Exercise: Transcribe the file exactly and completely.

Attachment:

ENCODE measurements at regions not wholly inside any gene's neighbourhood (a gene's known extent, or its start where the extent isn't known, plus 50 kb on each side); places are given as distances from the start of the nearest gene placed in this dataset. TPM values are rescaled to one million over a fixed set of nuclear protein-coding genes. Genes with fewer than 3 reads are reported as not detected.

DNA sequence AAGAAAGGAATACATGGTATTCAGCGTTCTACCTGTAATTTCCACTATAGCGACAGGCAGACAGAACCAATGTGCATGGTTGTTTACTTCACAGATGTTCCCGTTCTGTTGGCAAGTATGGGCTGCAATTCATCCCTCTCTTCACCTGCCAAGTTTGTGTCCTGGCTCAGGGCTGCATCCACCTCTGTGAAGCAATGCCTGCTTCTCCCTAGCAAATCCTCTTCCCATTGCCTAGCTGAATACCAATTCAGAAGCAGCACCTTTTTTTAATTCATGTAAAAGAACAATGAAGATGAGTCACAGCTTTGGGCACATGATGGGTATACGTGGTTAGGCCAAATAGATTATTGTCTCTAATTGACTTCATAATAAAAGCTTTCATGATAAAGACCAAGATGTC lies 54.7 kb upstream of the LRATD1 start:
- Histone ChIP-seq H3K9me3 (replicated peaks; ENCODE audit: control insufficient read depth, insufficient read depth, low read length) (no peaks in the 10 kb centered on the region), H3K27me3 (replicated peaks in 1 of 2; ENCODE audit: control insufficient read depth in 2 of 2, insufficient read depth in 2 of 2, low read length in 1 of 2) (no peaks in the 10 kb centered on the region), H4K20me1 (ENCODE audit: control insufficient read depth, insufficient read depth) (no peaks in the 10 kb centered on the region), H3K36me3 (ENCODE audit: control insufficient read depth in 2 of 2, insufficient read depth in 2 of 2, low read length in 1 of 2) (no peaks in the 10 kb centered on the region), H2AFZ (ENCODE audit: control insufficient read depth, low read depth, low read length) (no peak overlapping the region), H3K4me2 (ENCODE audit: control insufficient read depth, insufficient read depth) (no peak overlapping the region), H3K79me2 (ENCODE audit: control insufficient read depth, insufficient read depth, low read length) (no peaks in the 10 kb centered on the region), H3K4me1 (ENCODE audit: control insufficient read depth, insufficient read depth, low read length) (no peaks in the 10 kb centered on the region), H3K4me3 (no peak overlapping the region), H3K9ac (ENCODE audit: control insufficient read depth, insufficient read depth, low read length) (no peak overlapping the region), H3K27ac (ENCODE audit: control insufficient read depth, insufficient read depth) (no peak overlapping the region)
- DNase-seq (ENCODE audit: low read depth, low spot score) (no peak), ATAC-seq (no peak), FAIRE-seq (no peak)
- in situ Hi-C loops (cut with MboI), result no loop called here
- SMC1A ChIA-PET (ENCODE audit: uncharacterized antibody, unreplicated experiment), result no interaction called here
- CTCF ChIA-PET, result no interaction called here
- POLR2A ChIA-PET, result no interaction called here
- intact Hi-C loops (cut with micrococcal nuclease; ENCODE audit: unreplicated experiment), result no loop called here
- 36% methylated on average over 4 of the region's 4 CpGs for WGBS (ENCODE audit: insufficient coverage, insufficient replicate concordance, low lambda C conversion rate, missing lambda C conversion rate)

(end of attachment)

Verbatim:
ENCODE measurements at regions not wholly inside any gene's neighbourhood (a gene's known extent, or its start where the extent isn't known, plus 50 kb on each side); places are given as distances from the start of the nearest gene placed in this dataset. TPM values are rescaled to one million over a fixed set of nuclear protein-coding genes. Genes with fewer than 3 reads are reported as not detected.

DNA sequence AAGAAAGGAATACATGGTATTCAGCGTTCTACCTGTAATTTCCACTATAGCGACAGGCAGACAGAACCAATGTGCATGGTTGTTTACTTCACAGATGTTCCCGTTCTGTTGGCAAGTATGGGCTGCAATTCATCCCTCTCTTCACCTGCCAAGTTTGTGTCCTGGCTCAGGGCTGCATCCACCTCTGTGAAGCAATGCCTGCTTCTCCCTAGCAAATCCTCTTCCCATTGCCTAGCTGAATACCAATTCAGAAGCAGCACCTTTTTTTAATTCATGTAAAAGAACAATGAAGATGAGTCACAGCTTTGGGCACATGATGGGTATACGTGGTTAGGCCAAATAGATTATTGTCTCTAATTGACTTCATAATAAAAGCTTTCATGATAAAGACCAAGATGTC lies 54.7 kb upstream of the LRATD1 start:
- Histone ChIP-seq H3K9me3 (replicated peaks; ENCODE audit: control insufficient read depth, insufficient read depth, low read length) (no peaks in the 10 kb centered on the region), H3K27me3 (replicated peaks in 1 of 2; ENCODE audit: control insufficient read depth in 2 of 2, insufficient read depth in 2 of 2, low read length in 1 of 2) (no peaks in the 10 kb centered on the region), H4K20me1 (ENCODE audit: control insufficient read depth, insufficient read depth) (no peaks in the 10 kb centered on the region), H3K36me3 (ENCODE audit: control insufficient read depth in 2 of 2, insufficient read depth in 2 of 2, low read length in 1 of 2) (no peaks in the 10 kb centered on the region), H2AFZ (ENCODE audit: control insufficient read depth, low read depth, low read length) (no peak overlapping the region), H3K4me2 (ENCODE audit: control insufficient read depth, insufficient read depth) (no peak overlapping the region), H3K79me2 (ENCODE audit: control insufficient read depth, insufficient read depth, low read length) (no peaks in the 10 kb centered on the region), H3K4me1 (ENCODE audit: control insufficient read depth, insufficient read depth, low read length) (no peaks in the 10 kb centered on the region), H3K4me3 (no peak overlapping the region), H3K9ac (ENCODE audit: control insufficient read depth, insufficient read depth, low read length) (no peak overlapping the region), H3K27ac (ENCODE audit: control insufficient read depth, insufficient read depth) (no peak overlapping the region)
- DNase-seq (ENCODE audit: low read depth, low spot score) (no peak), ATAC-seq (no peak), FAIRE-seq (no peak)
- in situ Hi-C loops (cut with MboI), result no loop called here
- SMC1A ChIA-PET (ENCODE audit: uncharacterized antibody, unreplicated experiment), result no interaction called here
- CTCF ChIA-PET, result no interaction called here
- POLR2A ChIA-PET, result no interaction called here
- intact Hi-C loops (cut with micrococcal nuclease; ENCODE audit: unreplicated experiment), result no loop called here
- 36% methylated on average over 4 of the region's 4 CpGs for WGBS (ENCODE audit: insufficient coverage, insufficient replicate concordance, low lambda C conversion rate, missing lambda C conversion rate)